Work is going to plan on lower promenade

The promenade in Whitley Bay.'Picture by Jane Coltman

The promenade in Whitley Bay.'Picture by Jane Coltman

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A multi-million pound scheme to safeguard and strengthen Whitley Bay’s sea defences is progressing to plan, say officials.

The £3.35m project to reconstruct the existing Central Lower Promenade is part of North Tyneside Council’s Seafront Masterplan.

The reconstruction of the lower promenade also provides an opportunity to transform the upper promenade and we’ll be talking to residents over the coming months to gather their views about how this could look

Mayor Norma Redfearn

The work will see the removal of parts of the lower promenade, including disused retail units, and creating a new landscaped bank and concrete sea wall.

It will also include the removal of the concrete balustrade railings that sit on the roof section of the retail units, and work got underway this week to remove the structures.

Mayor Norma Redfearn said: “Central Lower Promenade is an essential part of Whitley Bay’s coastal defences and this £3.35m project will contribute to the regeneration of the seafront.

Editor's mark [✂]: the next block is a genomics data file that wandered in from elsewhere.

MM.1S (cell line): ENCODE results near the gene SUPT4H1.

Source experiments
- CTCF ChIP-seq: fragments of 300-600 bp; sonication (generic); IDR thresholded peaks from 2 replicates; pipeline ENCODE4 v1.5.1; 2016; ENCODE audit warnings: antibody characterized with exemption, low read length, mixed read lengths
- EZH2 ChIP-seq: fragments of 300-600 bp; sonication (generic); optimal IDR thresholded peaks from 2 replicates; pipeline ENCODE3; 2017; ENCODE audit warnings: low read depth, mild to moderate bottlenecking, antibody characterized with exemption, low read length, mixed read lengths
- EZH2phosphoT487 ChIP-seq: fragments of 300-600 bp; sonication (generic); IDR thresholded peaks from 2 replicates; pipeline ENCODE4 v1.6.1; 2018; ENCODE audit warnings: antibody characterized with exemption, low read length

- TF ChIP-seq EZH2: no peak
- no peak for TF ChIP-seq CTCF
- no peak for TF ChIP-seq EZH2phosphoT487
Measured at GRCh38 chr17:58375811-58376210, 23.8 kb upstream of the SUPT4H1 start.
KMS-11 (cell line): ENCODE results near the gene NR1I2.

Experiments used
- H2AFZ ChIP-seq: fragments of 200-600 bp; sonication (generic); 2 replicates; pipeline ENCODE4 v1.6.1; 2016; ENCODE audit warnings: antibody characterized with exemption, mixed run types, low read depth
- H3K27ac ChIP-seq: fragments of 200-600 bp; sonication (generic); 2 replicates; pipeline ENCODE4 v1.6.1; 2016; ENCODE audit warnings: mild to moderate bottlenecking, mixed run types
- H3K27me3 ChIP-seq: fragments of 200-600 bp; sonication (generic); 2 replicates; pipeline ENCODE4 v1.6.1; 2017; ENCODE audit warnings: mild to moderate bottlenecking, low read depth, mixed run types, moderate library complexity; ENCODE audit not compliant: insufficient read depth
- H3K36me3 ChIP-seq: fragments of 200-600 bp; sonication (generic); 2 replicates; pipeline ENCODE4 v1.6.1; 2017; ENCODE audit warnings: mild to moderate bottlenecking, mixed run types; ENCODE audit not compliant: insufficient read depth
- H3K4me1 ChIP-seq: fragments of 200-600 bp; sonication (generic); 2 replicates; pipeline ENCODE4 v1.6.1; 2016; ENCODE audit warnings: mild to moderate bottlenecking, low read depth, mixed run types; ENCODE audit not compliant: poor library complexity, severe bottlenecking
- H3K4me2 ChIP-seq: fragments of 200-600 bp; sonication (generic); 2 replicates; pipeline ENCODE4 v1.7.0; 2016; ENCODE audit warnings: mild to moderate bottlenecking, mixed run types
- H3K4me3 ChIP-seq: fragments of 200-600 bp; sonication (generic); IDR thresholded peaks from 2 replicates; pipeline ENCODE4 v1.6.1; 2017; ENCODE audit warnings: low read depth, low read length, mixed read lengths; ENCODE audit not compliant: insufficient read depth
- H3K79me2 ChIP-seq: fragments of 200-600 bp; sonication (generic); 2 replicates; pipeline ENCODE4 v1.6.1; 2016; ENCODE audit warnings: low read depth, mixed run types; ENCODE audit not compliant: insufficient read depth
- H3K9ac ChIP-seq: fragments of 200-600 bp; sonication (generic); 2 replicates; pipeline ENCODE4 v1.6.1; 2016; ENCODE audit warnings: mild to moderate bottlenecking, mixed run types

“I have spoken to a lot of people about the balustrades on Central Prom and I have listened to lots of views. I want to make it very clear that, although we can’t retain the existing concrete balustrades, we will replace them with similar like-for-like balustrades.

“Once this important work is done, there will be around one third of the lower promenade left in place, and we have already starting talking to residents about how this area could be used.

“Winter storms and tide surges do affect this location, but it could be lit or host small, temporary commercial units.

“The reconstruction of the lower promenade also provides an opportunity to transform the upper promenade and we’ll be talking to residents over the coming months to gather their views about how this could look.”

The scheme will take place in two phases and is scheduled to be complete by winter 2016.

The first phase of work, which will run until November 2015, will see the demolition of the retail units and preliminary works to the sea wall structure.

It has been necessary to start work now to make sure the first phase is complete by November, when activity will need to stop because of Marine Management Organisation (MMO) restrictions to protect migrating birds that come to the area to nest for the winter season.

The Central Lower Promenade project is being delivered by Capita, who are North Tyneside Council’s technical services partner.

Around 300 metres of meshed safety fencing will be placed along the site to protect the public; mesh fencing has been used so that residents and visitors can still enjoy sea views from the promenade.

Pedestrians will also still be able to walk along the promenade in this area, although the footpath will be narrower than usual, and beach users will still be able to access the shoreline area next to Central Lower Promenade until late September.